Previously it was zoned to Capital High School.[15] In 2017 the district recommended changing the boundary of the area to Santa Fe High.[16]

See also[edit]


  1. ^ "ArcGIS REST Services Directory". United States Census Bureau. Retrieved October 12, 2022.
  2. ^ a b "Census Population API". United States Census Bureau. Retrieved October 12, 2022.
  3. ^ "Cerrillos Turquoise". www.cerrillosturquoise.com. Retrieved November 15, 2022.
  4. ^ "US Gazetteer files: 2010, 2000, and 1990". United States Census Bureau. February 12, 2011. Retrieved April 23, 2011.
  5. ^ See, for example, the sign over the door at File:Cerrillos store.jpg, in infobox.
  6. ^ "Census of Population and Housing". Census.gov. Retrieved June 4, 2016.
  7. ^ "U.S. Census website". United States Census Bureau. Retrieved January 31, 2008.
  8. ^ a b c d e f g "Timeline of the Galisteo Basin" (PDF). galisteowatershed.org. Galisteo Watershed Partnership. Archived from the original (PDF) on July 26, 2011.
  9. ^ a b c d Mount Chalchuitl. Sante Fe County, New Mexico: Turquoise Gold & Silver Mining Company. 1880. pp. 6–9.
  10. ^ a b c d e f g h i "Cerrillos Historical Society: The History of Cerrillos". cerrillosnewmexico.com. Las Candelas De Los Cerrillos. Retrieved August 26, 2023.
  11. ^ a b c Hayward, J. Lyman (1880). The Los Cerillos Mines and their Mineral Resources. South Framingham, MA: J.C. Clark Pringing Co. pp. 4–5. Retrieved August 26, 2023.
  12. ^ a b c d e "Cerrillos through the Years". hmdb.org. The Historical Marker Database. Retrieved August 26, 2023.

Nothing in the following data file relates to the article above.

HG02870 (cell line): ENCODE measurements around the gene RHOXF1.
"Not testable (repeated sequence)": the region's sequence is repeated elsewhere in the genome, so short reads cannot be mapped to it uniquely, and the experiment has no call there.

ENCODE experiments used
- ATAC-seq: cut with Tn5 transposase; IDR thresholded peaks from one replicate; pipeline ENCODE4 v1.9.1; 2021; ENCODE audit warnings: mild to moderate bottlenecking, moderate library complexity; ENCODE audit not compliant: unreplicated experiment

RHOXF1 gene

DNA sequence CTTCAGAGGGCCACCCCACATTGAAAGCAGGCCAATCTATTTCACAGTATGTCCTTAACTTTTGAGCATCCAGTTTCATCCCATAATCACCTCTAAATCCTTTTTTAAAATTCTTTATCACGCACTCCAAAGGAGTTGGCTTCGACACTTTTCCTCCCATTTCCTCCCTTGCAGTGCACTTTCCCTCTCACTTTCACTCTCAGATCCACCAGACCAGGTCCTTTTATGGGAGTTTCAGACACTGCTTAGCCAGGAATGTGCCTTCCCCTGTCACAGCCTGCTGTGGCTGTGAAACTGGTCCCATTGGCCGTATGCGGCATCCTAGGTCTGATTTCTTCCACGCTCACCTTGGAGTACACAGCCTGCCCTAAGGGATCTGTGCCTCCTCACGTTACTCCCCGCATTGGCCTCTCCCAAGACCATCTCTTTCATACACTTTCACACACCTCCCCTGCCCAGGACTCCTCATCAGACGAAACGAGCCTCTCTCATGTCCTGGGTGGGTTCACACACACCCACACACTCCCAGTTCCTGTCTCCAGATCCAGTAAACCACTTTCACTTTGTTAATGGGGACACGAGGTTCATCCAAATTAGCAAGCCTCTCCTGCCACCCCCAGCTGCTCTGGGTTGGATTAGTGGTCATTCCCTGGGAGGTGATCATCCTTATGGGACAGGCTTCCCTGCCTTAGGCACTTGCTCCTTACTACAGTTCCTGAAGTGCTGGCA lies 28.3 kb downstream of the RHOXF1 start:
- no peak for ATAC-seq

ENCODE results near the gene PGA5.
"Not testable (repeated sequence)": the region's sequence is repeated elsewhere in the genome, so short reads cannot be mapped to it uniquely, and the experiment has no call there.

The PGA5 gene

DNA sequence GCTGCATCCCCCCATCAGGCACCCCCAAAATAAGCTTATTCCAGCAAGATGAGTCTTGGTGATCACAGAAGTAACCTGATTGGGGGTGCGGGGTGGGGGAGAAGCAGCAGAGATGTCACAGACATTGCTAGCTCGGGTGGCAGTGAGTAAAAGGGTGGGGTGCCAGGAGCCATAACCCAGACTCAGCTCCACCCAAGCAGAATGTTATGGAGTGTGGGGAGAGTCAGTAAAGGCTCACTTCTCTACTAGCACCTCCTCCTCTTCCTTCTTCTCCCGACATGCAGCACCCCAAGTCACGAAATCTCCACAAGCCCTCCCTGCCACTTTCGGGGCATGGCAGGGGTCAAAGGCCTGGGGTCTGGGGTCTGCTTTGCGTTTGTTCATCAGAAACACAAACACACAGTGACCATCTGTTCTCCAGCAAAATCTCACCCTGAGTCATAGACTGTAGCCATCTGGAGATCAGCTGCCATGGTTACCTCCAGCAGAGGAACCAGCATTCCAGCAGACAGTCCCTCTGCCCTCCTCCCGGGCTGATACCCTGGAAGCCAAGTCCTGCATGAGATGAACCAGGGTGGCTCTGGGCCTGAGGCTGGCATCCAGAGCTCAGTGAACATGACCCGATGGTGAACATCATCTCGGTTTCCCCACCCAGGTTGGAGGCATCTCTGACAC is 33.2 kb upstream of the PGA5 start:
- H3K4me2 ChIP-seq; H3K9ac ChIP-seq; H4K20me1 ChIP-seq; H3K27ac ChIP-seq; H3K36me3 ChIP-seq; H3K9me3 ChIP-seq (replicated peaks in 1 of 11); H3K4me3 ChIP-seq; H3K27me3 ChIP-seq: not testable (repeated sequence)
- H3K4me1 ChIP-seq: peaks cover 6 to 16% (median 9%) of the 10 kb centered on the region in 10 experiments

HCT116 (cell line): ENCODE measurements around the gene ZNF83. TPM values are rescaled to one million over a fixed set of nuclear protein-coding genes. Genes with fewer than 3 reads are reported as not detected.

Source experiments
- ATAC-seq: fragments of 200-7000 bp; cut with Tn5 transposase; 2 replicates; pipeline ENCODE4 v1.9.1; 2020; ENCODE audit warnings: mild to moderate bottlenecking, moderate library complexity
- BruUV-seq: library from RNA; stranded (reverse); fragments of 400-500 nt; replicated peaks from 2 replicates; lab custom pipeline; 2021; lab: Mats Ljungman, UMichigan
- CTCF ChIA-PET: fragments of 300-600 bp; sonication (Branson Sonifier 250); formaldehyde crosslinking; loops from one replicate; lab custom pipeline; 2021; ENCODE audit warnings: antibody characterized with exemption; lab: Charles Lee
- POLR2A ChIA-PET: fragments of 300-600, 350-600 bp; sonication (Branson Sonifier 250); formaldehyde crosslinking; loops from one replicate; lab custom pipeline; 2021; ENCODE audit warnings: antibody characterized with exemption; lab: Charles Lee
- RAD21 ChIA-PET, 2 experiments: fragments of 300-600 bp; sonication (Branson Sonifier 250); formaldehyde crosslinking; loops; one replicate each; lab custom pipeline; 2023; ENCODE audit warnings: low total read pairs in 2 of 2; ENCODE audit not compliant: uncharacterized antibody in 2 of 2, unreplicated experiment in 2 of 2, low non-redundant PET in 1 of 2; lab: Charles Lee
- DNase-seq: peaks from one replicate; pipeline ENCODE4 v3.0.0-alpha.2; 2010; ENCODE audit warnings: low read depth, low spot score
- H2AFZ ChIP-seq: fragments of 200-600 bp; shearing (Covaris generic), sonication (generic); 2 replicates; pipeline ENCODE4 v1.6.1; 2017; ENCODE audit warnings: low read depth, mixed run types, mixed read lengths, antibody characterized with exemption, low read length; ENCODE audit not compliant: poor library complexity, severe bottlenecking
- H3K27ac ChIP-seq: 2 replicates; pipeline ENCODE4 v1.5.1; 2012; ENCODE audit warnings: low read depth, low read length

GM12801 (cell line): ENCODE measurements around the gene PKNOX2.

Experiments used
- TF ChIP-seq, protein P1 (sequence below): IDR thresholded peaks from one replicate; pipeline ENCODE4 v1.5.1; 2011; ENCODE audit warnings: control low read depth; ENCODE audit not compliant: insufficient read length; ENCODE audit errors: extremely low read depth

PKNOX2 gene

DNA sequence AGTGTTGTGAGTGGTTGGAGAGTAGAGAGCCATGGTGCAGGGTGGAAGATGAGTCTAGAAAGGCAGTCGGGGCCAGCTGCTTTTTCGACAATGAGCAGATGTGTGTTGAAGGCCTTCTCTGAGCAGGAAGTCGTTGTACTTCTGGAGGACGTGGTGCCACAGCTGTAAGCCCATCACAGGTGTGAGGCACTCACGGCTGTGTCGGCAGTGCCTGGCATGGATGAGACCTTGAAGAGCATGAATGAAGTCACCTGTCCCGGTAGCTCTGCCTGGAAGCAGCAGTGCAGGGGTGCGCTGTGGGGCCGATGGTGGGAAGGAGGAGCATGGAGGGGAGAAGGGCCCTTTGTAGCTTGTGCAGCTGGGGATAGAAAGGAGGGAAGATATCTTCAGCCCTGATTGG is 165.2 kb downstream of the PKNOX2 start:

13. ^ "2020 CENSUS - SCHOOL DISTRICT REFERENCE MAP: Santa Fe County, NM" (PDF). U.S. Census Bureau. Retrieved July 20, 2021.
  14. ^ "School Zone Maps". Santa Fe Public Schools. Retrieved July 22, 2021.
  15. ^ "High Schools Effective August 2016" (PDF). Santa Fe Public Schools. Retrieved July 22, 2021. - Note the inset overall map of the district that shows the high school zones relative to the wider area.
  16. ^ "Recommended High School Boundary Changes for 2017-2018" (PDF). Santa Fe Public Schools. Retrieved July 22, 2021.

Harris, Linda G., Ghost Towns Alive, University of New Mexico Press, 2003

Sherman, James E. and Barbara, Ghost Towns and Mining Camps of New Mexico, University of Oklahoma Press, Norman, Publishing Division of the University, 1975

Simmons, Marc, Turquoise and Six Guns The Story of Cerrillos, New Mexico, The Sunstone Press Santa Fe, New Mexico, 1974

Lawson, Jacqueline E., Cerrillos Yesterday, Today and Tomorrow The Story of a Won’t –Be Ghost Town, The Sunstone Press Santa Fe New Mexico, 1989

[1] Archived 2017-10-03 at the Wayback Machine

Los Cerrillos, New Mexico

External links[edit]

Media related to Los Cerrillos, New Mexico at Wikimedia Commons